Seventy-five years ago 80 very brave Americans, led by Army Air Corps Lieutenant Colonel James H. Doolittle, brought the nation a badly needed morale boost. The War in the Pacific was going badly as defeat followed defeat. Navy Captain Francis Low hit upon a plan to send a message, not only to the American public, but also to Japan, that the United States was not beaten and that it would strike back and prevail.
16 Mitchell B-25B bombers were placed on the carrier USS Hornet. In great secrecy the Hornet and its escorts steamed to within 650 nautical miles of Japan when the force was discovered by a Japanese picket boat which was sunk by gunfire from the USS Nashville. Fearing discovery the Doolittle force launched immediately, some 10 hours earlier than planned, and 170 nautical miles further from Japan.
The raiders reached the Japanese Home Islands at around noon. They had split up into groups ranging from two to four planes and struck targets in Tokyo, Yokohama, Yokosuka, Nagoya, Kobe and Osaka. The raiders then planned to fly their planes into Nationalist controlled China and make their way back to the US. Miraculously 69 of the raiders did just that. Three of the raiders died and eight were captured.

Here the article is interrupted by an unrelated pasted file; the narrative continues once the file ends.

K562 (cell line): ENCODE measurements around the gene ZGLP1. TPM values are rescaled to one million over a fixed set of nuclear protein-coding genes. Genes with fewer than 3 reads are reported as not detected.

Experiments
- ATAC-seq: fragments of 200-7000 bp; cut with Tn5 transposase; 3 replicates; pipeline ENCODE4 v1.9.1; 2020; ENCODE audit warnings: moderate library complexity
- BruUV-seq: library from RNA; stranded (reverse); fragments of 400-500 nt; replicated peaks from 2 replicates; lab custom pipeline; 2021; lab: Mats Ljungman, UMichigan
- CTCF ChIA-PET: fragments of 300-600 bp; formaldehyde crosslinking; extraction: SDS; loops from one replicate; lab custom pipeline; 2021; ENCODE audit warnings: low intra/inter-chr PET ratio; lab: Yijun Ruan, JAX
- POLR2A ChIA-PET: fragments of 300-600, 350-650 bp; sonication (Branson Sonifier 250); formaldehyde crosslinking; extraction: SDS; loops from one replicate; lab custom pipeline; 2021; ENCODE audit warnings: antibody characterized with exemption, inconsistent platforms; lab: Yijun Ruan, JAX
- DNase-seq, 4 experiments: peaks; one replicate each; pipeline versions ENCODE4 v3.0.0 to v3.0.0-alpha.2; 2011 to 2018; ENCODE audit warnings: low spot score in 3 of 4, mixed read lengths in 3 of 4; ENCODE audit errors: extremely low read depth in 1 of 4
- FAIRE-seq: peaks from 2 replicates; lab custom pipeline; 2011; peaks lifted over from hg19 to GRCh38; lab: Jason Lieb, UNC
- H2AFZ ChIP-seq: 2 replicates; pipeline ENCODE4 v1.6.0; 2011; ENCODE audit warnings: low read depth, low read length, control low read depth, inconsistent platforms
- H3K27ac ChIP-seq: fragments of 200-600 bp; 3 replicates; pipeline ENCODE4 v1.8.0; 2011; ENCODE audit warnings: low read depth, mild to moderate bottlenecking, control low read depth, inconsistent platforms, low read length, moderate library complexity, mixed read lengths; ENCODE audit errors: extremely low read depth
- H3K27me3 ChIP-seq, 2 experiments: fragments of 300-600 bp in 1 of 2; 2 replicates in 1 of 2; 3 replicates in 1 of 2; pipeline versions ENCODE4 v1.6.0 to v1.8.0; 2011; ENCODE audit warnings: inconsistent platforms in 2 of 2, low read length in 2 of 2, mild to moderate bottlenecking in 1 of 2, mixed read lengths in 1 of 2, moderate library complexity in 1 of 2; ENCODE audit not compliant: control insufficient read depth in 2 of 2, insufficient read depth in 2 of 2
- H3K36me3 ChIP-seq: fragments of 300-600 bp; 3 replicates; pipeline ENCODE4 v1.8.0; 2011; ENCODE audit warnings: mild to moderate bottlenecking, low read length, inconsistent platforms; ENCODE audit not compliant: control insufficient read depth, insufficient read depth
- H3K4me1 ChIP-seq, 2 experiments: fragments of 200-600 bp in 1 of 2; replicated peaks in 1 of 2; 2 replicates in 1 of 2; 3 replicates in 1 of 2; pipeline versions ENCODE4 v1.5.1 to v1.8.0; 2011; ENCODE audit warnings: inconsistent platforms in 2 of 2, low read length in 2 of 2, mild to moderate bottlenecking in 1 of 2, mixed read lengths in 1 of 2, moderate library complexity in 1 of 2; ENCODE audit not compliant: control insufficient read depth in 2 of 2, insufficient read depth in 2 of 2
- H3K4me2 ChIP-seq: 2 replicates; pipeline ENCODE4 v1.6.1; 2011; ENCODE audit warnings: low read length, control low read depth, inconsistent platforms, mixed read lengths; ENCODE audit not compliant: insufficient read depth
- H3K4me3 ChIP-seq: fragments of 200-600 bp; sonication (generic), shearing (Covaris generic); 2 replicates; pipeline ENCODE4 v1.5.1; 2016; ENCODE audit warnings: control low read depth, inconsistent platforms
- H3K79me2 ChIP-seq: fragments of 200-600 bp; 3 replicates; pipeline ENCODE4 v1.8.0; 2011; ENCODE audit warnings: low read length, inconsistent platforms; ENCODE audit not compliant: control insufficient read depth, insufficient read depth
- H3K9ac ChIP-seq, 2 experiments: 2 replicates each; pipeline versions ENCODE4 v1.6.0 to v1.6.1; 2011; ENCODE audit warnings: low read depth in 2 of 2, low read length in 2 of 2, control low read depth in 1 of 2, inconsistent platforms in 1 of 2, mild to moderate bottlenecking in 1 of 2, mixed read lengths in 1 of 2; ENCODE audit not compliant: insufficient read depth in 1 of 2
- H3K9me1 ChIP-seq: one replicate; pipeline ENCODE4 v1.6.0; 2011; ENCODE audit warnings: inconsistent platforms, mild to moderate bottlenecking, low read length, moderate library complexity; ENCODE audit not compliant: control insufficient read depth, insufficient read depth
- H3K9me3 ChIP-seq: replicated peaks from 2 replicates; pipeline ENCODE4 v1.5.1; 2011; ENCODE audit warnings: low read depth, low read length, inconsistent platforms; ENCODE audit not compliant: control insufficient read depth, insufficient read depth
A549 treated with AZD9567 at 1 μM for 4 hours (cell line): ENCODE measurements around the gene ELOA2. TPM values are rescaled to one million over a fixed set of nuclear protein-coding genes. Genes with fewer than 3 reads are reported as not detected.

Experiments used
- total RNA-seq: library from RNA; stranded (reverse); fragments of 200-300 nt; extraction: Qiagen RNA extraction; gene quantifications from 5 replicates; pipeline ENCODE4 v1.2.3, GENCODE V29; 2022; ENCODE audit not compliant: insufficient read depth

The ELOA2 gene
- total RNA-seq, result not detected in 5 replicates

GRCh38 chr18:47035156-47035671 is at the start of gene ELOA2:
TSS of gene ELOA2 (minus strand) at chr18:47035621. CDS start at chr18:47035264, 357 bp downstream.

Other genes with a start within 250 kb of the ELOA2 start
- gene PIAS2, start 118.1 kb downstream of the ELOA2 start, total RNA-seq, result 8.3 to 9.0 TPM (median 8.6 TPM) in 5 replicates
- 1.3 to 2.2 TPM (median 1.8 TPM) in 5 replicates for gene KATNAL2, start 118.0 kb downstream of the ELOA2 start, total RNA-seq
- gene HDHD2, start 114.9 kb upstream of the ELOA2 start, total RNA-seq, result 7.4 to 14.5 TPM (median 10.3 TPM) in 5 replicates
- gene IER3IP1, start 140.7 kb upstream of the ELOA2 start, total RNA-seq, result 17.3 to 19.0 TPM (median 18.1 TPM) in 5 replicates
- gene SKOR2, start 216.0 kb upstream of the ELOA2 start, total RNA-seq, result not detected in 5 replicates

Of the captured raiders, three were executed by the Japanese on October 15, 1942 following a show trial.
The remaining five POWs were placed on starvation rations, with one of them dying prior to liberation by the Allied forces at the end of the War. Jacob DeShazer, one of the POWs, came back to Japan as a missionary in 1948 and worked there for 30 years spreading the Gospel.